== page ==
In the first decades after democracy’s 19th-century triumph, Western universities had conscientiously protected rational, independent thought from democracy’s moralising, dissent-flattening power. They were intimidated into abandoning that role, however, by the huge influx of new students as higher education opened up in the 20th century (which intensified the pressure on them to submit to democratic society) and by the mass political movements of the same era (which organised that pressure and made it irresistible).
Universities were further crippled, Bloom thought, by the popularity of European anti-rationalist philosophy, which sapped their faith in reason and in the morality of their independence. (Martin Heidegger, for example, had insisted German universities had a moral duty to ditch rationalism and submit to the Nazi Fuhrerprinzip.)
The parallels with the jihad against Lomborg’s consensus centre seem clear. There is the same drive to eliminate even the presence of dissent on campus, the same inability to view it as anything other than moral crime wrought by villains and heretics.
So far, so persuasive (as far as I’m concerned, anyway). However, it’s here that McAllister makes his bid for this year’s ‘No true Scotsman …’ Award:
The justification given (although it wouldn’t really justify Lomborg’s treatment, even if it were true) is that the “science is settled”. That statement, however, is deeply ironic, in fact, oxymoronic. True science is never settled. If it is, it isn’t science any more.
Oh dear. McAllister then doubles down:
This may seem weird, especially with so many real scientists repeating it …
Two in the hole! OK, entry received, now let’s continue with the otherwise impressive essay:
This may seem weird, especially with so many real scientists repeating it. But that only shows how difficult rigorous scientific thinking is: even professionals get it wrong. They forget Karl Popper’s dictum that proper scientific method …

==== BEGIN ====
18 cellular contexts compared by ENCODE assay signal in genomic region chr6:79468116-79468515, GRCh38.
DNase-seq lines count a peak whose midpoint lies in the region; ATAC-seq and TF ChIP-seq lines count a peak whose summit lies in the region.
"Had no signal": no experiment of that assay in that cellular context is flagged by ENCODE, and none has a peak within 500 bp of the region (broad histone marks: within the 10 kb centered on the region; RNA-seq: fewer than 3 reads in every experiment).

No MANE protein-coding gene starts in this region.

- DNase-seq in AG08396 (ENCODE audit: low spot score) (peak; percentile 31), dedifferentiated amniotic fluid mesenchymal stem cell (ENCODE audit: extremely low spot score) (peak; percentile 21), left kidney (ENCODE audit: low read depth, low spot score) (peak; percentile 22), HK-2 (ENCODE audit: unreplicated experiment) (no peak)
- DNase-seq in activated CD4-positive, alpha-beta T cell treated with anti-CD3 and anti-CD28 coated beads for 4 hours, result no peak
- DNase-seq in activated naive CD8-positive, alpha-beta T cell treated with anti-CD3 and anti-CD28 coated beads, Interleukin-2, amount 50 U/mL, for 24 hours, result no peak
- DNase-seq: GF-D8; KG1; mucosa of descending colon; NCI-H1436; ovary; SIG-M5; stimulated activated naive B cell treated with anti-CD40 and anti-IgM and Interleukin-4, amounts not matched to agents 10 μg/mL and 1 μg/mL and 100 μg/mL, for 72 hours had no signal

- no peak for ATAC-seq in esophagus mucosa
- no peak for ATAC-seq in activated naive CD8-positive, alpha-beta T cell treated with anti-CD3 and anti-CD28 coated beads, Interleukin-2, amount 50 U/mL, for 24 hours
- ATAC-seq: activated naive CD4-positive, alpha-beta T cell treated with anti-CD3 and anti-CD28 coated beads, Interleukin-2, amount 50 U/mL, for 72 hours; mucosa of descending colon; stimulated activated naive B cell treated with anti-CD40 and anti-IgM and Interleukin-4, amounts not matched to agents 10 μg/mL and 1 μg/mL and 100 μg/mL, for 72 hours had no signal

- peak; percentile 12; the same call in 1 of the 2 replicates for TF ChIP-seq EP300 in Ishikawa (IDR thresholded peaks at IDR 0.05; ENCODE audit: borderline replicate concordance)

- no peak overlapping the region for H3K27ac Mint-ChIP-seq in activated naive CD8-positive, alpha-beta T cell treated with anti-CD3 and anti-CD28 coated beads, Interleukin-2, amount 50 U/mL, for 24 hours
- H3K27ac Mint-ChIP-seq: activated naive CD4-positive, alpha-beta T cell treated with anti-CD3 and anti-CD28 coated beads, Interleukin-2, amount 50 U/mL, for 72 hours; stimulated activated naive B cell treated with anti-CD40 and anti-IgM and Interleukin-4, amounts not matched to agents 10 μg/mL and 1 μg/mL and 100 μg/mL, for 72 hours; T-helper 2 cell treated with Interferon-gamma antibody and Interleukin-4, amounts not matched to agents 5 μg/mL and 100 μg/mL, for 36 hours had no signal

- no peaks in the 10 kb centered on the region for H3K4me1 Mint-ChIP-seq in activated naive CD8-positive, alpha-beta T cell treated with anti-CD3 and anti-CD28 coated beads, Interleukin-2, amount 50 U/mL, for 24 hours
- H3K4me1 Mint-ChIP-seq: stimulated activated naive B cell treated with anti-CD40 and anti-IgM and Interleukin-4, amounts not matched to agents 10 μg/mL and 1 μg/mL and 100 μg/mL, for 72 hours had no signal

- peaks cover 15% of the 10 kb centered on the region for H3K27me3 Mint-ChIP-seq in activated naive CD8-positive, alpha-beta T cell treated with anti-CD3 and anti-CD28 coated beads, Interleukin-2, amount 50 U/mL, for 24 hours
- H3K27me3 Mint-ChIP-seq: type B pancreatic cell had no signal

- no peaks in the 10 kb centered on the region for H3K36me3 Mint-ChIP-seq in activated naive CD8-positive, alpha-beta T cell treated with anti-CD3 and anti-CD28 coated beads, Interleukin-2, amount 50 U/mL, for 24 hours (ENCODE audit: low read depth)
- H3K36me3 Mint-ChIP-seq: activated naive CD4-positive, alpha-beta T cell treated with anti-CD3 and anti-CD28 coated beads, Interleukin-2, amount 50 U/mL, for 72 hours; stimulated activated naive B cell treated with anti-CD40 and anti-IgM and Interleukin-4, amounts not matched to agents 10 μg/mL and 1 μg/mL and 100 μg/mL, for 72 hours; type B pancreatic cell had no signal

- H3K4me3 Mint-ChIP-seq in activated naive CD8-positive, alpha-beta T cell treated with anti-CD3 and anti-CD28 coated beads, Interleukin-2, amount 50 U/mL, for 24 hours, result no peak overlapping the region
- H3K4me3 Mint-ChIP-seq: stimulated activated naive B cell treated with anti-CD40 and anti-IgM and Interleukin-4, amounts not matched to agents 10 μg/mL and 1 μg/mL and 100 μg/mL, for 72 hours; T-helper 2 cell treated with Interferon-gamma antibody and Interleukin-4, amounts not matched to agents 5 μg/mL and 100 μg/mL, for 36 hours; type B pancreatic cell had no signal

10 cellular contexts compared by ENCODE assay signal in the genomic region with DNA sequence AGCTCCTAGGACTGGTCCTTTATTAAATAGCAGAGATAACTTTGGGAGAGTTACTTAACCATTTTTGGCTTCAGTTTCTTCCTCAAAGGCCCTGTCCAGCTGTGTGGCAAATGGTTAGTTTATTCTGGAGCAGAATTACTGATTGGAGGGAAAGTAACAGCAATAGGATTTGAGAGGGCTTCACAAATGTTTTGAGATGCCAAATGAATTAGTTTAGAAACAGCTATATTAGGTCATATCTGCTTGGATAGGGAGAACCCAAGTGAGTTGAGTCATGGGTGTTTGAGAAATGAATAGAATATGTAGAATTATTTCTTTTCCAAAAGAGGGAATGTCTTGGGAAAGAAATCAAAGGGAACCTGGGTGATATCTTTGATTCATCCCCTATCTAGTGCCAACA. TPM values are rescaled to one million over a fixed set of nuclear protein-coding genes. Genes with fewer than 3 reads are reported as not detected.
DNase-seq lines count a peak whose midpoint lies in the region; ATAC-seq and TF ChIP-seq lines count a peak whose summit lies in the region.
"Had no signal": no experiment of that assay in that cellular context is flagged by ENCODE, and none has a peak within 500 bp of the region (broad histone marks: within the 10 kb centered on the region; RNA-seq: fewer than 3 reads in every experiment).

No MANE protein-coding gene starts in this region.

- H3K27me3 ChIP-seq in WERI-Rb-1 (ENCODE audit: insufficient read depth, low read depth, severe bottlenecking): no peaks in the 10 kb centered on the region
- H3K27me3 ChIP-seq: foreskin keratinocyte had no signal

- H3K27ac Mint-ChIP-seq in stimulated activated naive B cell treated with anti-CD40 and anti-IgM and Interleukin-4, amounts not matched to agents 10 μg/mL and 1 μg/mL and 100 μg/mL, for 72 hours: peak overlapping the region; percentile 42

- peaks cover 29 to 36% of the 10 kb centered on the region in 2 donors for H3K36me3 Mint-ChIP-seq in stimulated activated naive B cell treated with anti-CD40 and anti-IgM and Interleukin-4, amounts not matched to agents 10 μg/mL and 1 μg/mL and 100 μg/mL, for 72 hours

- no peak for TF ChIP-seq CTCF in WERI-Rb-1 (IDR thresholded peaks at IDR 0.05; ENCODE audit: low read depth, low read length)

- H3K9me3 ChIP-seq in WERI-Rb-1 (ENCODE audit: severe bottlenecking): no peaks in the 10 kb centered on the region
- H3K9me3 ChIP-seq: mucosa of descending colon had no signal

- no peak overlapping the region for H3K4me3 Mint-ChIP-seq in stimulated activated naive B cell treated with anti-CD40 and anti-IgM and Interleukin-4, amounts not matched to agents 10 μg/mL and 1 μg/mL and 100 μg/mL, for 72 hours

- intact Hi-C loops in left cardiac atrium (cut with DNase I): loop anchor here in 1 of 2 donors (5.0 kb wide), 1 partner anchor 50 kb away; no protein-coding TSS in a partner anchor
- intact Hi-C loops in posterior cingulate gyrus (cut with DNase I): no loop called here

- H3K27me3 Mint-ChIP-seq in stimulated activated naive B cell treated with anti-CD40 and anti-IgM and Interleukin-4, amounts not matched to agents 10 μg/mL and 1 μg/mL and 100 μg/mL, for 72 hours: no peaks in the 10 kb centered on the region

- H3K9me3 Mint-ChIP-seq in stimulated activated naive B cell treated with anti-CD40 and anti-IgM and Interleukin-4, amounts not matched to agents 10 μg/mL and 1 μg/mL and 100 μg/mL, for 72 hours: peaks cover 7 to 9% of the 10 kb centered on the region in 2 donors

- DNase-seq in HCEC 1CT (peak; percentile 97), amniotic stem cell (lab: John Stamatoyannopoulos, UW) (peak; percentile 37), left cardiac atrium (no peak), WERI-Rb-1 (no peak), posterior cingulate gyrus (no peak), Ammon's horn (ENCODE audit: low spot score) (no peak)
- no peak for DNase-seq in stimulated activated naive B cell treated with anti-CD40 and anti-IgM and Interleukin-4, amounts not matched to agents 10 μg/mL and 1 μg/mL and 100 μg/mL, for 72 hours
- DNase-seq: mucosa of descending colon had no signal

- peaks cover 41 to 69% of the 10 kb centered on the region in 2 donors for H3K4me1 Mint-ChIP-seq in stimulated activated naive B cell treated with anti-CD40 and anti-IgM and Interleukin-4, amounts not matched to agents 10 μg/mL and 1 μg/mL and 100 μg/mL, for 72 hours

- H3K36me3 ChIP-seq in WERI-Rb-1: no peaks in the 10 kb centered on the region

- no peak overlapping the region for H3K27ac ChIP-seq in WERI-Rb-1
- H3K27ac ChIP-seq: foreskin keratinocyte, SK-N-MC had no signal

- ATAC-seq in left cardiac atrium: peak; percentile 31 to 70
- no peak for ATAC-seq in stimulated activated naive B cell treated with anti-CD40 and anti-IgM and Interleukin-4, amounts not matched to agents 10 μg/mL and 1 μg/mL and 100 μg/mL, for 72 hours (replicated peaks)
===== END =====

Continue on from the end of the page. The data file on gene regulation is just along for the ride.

Ouch! Three in the hole! Let’s go on.
They forget Karl Popper’s dictum that proper scientific method is about trying to disprove theories, not prove them. Once you stop doing that, Popper says, you’ve abandoned science in favour of belief. Myriad studies on confirmation bias (the tendency to interpret data as supporting your prior beliefs) back him up.
Thus, however right or wrong, the global warming hypothesis, the claim that its “science is in” is not a reliable argument,. It’s a declaration of one’s determination not to think.
Again, why would intelligent, trained academics do that? It’s because uncertainty is extremely uncomfortable for the human brain (even for very smart ones). Hundreds of cognitive dissonance studies show the bizarre, counterfactual lengths our minds will go to get rid of it. There’s also an ego issue: despite its wonders, modern science remains a frustratingly inadequate tool for zeroing in on truth. That can be hard to admit.
But it’s precisely why Flinders should welcome Lomborg’s consensus centre. It badly needs it, and not just for the money (though if you strip away the misplaced moral outrage there’s no reason not to welcome that either). It needs it for proper science, for independence, for John Stuart Mill’s insistence that the presence of alternative thought is the only thing that can save majority opinion from its arrogant, stupid self. It needs it for Bloom’s ceaseless struggle to preserve critical reason against the brain-deadening assault of mass political passion.
It needs it to reverse the closing of the Australian mind.
Well done, Mr McAllister. And thank you for those insights.